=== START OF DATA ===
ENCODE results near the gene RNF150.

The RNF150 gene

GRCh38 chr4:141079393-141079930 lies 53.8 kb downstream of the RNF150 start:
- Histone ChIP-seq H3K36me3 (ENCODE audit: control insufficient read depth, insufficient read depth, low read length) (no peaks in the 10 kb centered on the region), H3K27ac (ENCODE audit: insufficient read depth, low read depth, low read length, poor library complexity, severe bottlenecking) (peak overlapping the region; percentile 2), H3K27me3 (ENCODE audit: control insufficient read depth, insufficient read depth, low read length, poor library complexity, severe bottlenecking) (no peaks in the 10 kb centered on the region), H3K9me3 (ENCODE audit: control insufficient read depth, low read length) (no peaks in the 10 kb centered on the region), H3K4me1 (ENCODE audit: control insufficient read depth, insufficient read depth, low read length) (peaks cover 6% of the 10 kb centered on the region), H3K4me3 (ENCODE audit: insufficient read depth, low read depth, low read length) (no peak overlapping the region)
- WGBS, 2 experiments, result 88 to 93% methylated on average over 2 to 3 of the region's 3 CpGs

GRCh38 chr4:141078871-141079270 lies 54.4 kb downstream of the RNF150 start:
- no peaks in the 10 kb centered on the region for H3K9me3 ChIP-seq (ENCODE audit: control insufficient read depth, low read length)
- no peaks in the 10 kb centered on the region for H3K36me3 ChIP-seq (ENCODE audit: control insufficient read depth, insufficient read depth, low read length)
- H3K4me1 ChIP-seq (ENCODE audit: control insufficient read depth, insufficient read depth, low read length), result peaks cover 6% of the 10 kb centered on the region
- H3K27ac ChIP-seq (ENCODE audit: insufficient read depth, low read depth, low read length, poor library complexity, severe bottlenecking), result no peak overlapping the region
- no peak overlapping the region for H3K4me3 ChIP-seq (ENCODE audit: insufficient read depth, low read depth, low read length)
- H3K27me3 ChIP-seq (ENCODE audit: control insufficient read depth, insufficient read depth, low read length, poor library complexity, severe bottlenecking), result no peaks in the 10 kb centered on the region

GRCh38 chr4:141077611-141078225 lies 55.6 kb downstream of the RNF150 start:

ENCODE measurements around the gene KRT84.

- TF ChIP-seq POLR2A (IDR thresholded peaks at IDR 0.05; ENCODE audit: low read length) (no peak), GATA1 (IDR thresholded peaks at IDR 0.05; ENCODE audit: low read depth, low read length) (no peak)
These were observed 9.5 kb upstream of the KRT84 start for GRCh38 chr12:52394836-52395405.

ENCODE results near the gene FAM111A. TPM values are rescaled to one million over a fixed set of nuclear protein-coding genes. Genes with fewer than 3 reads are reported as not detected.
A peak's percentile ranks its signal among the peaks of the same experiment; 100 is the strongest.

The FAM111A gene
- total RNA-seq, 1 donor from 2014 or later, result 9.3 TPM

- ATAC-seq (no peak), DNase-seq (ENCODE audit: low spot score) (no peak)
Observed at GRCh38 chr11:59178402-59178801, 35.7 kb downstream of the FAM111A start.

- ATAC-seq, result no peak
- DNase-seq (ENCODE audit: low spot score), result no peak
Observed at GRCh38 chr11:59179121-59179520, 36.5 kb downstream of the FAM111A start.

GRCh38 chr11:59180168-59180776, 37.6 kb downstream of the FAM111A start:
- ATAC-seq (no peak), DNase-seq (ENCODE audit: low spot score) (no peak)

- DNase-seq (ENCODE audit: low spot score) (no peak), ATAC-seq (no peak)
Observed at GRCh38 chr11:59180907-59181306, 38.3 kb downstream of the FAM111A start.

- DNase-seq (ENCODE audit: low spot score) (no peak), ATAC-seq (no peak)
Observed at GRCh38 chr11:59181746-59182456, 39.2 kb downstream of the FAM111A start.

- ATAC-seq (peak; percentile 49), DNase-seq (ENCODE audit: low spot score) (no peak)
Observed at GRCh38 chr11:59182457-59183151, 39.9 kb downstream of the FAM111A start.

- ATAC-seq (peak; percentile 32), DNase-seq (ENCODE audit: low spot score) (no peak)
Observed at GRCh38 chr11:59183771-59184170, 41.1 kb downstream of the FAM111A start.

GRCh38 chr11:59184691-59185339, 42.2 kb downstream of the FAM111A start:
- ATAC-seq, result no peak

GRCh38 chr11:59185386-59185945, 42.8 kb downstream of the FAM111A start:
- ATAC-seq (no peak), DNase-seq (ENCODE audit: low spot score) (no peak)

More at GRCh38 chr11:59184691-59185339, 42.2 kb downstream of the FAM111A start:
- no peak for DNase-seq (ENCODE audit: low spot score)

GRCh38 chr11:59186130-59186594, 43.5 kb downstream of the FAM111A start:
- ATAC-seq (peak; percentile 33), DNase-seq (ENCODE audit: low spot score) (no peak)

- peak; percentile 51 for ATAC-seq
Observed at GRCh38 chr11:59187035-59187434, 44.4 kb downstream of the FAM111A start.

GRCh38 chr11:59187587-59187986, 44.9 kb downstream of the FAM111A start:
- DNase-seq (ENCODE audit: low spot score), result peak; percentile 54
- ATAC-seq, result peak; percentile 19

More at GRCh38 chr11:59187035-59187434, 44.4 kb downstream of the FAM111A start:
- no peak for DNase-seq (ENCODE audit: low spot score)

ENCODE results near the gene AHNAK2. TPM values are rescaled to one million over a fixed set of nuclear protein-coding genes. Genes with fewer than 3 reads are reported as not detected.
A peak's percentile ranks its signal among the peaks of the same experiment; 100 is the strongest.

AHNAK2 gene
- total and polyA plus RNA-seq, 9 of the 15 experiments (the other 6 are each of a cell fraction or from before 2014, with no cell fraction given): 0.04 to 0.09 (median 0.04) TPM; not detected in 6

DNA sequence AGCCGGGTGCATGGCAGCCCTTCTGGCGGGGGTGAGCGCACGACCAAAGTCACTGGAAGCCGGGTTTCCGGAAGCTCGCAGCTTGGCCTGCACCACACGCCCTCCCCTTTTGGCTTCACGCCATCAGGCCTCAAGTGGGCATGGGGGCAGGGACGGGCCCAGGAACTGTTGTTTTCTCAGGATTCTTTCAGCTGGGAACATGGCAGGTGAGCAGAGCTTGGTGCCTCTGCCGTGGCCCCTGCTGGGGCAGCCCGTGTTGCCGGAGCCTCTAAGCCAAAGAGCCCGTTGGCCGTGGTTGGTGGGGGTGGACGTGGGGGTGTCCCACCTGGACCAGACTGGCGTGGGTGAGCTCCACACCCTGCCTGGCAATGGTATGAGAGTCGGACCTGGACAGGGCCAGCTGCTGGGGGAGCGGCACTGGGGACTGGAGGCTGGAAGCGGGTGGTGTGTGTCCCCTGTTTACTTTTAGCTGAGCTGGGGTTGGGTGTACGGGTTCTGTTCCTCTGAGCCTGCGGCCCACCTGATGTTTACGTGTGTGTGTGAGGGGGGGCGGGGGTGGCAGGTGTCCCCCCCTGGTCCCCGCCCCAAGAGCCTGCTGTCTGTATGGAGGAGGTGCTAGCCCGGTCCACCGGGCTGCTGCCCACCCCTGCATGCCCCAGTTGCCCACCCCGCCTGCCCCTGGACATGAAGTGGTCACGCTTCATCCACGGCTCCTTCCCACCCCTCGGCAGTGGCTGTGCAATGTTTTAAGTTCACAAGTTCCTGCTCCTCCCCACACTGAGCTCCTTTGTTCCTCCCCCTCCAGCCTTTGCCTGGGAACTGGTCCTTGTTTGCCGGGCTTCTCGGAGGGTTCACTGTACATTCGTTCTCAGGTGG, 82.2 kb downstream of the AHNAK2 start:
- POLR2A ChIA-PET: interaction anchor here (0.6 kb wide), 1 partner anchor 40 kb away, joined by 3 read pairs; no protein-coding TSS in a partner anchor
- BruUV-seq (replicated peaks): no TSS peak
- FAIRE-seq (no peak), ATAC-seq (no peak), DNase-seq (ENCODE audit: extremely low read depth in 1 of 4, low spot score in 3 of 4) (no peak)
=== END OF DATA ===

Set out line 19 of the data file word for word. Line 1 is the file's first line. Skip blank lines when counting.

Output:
The FAM111A gene